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December 2023 Musings

It is time now, I said,
for the deepening and quieting of the spirit
among the flux of happenings.
— Mary Oliver
We’ve just concluded another yearlong retreat, a glorious collective recollection of the depths of Being. The sun is days away from completing its journey south and another new year is just around the corner. Perhaps something about endings evokes reflection and the long evenings of the winter season invite a deepening and quieting of the spirit. If we relax into the embrace of the velvet darkness, what do we see reflected in the internal mirrors of our depths?
As always, it depends on the mirror in question!
If the mirror is the one in the fairy tale of old (yes, that one, where the ego asks, “Mirror, Mirror, on the wall, who is the fairest of us all?”), the descent into the depths of a dualistic darkness makes for a depressing evening of solitude. This mirror always reflects inequality, a comparative reckoning in which someone or something is lacking.
But if the mirror is that of Chuang Tzu,(yes, that one, “the one that grasps nothing, refuses nothing, receives but does not keep”), the solitude of a winter evening won’t be an experience of absence and discontent. The Chinese philosopher’s mirror of awareness reflects truly, illuminating the mirage of personality and the shadow plays of suffering, while modeling the peaceful equipoise of a deep identification with unperturbed witnessing.

The whole moon and the entire sky
are reflected in one dewdrop on the grass.
— Dogen
True inner stillness unlocks the vastness of a silence shimmering with Presence. Isn’t it in pursuit of the dewdrop’s sparkling clarity that we find ourselves practicing reflective listening, that wonderful technique of being wholly receptive to something beyond the noisy chatter of the ego self? And perhaps it is delight in moonlight that moves us to meditation, to train to descend beneath the noisy marketplace of conditioned voices until we are at “the still point in the turning world.” (T.S. Eliot) If we take the time to be still, to let “the mud settle” as another ancient sage suggests, at this time of beginnings and endings what might we see reflected in the mirror of Silence?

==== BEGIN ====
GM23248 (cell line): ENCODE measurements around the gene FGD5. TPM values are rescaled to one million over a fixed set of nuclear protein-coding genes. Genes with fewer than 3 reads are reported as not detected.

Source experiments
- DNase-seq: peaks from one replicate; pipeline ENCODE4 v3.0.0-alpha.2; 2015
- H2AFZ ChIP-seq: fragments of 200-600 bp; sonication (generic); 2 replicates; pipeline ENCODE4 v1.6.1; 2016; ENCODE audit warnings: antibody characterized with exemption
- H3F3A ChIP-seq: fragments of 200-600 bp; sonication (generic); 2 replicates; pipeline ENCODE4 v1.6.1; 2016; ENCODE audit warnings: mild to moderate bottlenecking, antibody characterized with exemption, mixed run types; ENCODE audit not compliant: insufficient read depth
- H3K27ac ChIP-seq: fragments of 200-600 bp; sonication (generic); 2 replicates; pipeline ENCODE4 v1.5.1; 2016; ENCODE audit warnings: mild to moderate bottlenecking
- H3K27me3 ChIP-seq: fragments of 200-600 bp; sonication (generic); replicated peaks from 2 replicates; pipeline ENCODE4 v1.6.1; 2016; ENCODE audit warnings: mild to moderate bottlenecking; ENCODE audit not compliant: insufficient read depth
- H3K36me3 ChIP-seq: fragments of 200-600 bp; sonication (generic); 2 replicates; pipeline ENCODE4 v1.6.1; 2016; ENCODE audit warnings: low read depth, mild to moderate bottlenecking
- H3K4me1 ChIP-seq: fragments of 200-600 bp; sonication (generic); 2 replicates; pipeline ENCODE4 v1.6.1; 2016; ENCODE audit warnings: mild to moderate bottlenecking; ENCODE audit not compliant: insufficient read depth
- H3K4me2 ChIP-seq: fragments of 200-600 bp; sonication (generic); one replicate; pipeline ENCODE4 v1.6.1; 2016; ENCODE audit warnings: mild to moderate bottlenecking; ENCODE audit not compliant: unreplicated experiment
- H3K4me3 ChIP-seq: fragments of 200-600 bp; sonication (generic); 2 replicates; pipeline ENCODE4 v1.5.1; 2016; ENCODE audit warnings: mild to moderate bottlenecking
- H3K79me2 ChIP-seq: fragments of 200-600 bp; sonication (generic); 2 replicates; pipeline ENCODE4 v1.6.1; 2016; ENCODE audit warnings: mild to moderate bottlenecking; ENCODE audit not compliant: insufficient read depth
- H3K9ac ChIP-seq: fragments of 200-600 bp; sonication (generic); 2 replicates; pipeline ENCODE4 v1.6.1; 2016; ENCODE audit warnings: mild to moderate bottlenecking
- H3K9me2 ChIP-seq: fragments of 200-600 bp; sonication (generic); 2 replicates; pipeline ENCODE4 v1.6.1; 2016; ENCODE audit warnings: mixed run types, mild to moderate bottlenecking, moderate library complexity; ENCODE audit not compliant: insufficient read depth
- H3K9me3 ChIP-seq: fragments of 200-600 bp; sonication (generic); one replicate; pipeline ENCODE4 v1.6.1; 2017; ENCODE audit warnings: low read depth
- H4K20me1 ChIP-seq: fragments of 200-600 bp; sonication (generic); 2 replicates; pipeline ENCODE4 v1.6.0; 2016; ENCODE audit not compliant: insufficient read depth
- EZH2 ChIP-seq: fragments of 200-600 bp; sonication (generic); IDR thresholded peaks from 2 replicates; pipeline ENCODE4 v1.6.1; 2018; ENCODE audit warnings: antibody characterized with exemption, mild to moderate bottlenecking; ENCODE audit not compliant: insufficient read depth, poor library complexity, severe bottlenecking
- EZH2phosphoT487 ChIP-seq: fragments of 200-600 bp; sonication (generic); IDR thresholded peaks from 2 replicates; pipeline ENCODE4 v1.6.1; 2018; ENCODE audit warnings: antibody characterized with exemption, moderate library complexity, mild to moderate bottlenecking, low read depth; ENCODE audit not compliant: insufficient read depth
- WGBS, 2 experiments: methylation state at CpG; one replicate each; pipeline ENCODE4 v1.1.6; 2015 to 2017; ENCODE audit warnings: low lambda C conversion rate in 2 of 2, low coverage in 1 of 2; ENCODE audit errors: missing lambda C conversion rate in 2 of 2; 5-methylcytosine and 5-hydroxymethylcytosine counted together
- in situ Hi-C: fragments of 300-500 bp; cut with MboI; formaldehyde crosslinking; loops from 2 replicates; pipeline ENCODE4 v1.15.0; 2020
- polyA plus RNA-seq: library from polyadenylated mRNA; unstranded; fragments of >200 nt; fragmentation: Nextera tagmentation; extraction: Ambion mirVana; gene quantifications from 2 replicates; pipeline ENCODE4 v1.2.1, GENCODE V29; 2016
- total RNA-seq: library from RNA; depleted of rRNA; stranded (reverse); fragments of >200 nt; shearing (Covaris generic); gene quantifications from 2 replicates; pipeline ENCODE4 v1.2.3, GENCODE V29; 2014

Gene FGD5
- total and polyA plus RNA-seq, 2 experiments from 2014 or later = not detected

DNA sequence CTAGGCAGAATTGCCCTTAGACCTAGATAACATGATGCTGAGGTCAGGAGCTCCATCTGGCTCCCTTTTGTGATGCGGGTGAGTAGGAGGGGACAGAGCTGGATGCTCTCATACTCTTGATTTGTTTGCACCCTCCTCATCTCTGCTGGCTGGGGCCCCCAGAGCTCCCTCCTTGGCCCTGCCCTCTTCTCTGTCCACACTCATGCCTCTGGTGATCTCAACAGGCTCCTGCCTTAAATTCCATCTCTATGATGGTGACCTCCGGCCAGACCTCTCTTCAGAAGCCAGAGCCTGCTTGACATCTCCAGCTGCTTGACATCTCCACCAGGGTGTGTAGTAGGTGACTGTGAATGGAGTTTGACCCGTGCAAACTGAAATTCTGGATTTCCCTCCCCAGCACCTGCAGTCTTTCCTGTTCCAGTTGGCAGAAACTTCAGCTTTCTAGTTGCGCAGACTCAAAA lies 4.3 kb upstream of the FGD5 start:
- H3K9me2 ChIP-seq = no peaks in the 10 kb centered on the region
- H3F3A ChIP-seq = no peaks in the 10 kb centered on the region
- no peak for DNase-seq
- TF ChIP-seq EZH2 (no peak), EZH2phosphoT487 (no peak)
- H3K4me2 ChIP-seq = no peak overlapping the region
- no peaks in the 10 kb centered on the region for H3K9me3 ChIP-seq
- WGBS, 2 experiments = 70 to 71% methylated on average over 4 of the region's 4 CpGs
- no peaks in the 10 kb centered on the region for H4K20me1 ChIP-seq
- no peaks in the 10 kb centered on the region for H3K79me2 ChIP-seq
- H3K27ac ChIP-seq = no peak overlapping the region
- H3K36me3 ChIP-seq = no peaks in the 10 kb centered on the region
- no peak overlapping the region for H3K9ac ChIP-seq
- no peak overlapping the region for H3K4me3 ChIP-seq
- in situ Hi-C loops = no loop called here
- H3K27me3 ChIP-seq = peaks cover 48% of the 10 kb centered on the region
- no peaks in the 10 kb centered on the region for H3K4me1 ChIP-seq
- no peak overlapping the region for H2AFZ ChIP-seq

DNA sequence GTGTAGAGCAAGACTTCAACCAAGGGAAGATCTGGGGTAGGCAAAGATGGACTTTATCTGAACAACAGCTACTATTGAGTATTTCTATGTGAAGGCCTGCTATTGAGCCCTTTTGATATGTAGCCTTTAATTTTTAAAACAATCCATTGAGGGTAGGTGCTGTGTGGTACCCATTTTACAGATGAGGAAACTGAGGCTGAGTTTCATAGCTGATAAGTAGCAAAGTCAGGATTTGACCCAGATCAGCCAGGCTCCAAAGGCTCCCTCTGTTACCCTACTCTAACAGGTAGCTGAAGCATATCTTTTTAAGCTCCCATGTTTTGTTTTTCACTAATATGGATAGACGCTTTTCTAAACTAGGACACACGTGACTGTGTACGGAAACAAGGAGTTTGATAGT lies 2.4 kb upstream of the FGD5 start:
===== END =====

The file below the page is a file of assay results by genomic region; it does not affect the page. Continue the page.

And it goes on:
Perhaps we will see a journey around a glittering arrangement of insights, a rosary of recollection, the recitation of which deepens a profound awareness?
Perhaps the silence mirrors the hush of a meditation hall before the bell rings, where a group of devoted practitioners reverently recall the dharma, the teachings, the understanding, the way of experiencing the joy of Intelligence knowing itself, a way that is approached with respect, a way that steadfastly offers a refuge, again and yet again, to anyone who seeks it?
Perhaps the silence acknowledges the truth of suffering, its causes, and the noble practice of eight folds that leads to freedom from suffering?
Perhaps the silence reveals the three marks of existence—transiency, suffering and no self, and the blessed knowledge of Emptiness—truths hard to perceive through the veils of conditioned thinking unless explored in the compassionate company of all who have walked and are walking the path?
Perhaps the silence shows the practice required in the realms of conduct (speech, action, livelihood) discipline (endeavor, mindfulness, awareness) wisdom (comprehension, aspiration) to awaken to True Nature and the attitude of fascination necessary to abide by the good laws of the Precepts?
Perhaps one would see how a devoted practice of lovingkindness, pure attention, and correct inquiry deepens one’s faith in an all-pervasive blessedness that merits total self-surrender?
Perhaps the reflection hints at a cosmic narrative of karma, the nature of which is love, play and willingness while conceding the resistance to ceding existing patterns of identity?
And then perhaps, the reflection fades and there is just silence…
undisturbed consciousness, slipping into all consciousness
until an inhalation brings us here, now, aware of being embodied, aware of beginnings and endings, aware of being on an adventure to reclaiming the delight of simply being alive.
deep enough
in order to see something
that is hidden and glimmering.
— Bashō
Perhaps the possibility of what we may encounter in a descent to our depths moves us to embrace periods of solitary contemplation, to bow and say, as we make our way to a plump black cushion in front of a blank wall:
In this way I do most deeply vow to train myself.



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